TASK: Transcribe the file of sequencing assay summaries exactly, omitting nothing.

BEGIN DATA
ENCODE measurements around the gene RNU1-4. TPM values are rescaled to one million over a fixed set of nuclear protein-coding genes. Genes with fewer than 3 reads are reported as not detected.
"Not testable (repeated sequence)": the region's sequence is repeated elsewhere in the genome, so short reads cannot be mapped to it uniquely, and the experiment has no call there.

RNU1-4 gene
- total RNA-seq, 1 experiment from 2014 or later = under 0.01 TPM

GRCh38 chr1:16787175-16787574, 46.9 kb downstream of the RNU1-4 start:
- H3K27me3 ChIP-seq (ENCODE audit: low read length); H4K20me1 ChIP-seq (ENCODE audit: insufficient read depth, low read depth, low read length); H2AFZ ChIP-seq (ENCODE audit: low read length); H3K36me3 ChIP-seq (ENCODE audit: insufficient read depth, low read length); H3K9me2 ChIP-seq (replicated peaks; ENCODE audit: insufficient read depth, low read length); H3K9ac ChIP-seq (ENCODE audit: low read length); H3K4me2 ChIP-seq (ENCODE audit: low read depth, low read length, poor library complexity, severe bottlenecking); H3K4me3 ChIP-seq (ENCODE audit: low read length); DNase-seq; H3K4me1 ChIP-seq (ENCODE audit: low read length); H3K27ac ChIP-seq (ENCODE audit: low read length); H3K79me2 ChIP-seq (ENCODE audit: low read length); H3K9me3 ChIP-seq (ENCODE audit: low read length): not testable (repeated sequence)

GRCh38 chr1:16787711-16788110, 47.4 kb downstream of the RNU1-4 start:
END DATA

ENCODE measurements around the gene RNU1-4. TPM values are rescaled to one million over a fixed set of nuclear protein-coding genes. Genes with fewer than 3 reads are reported as not detected.
"Not testable (repeated sequence)": the region's sequence is repeated elsewhere in the genome, so short reads cannot be mapped to it uniquely, and the experiment has no call there.

RNU1-4 gene
- total RNA-seq, 1 experiment from 2014 or later = under 0.01 TPM

GRCh38 chr1:16787175-16787574, 46.9 kb downstream of the RNU1-4 start:
- H3K27me3 ChIP-seq (ENCODE audit: low read length); H4K20me1 ChIP-seq (ENCODE audit: insufficient read depth, low read depth, low read length); H2AFZ ChIP-seq (ENCODE audit: low read length); H3K36me3 ChIP-seq (ENCODE audit: insufficient read depth, low read length); H3K9me2 ChIP-seq (replicated peaks; ENCODE audit: insufficient read depth, low read length); H3K9ac ChIP-seq (ENCODE audit: low read length); H3K4me2 ChIP-seq (ENCODE audit: low read depth, low read length, poor library complexity, severe bottlenecking); H3K4me3 ChIP-seq (ENCODE audit: low read length); DNase-seq; H3K4me1 ChIP-seq (ENCODE audit: low read length); H3K27ac ChIP-seq (ENCODE audit: low read length); H3K79me2 ChIP-seq (ENCODE audit: low read length); H3K9me3 ChIP-seq (ENCODE audit: low read length): not testable (repeated sequence)

GRCh38 chr1:16787711-16788110, 47.4 kb downstream of the RNU1-4 start: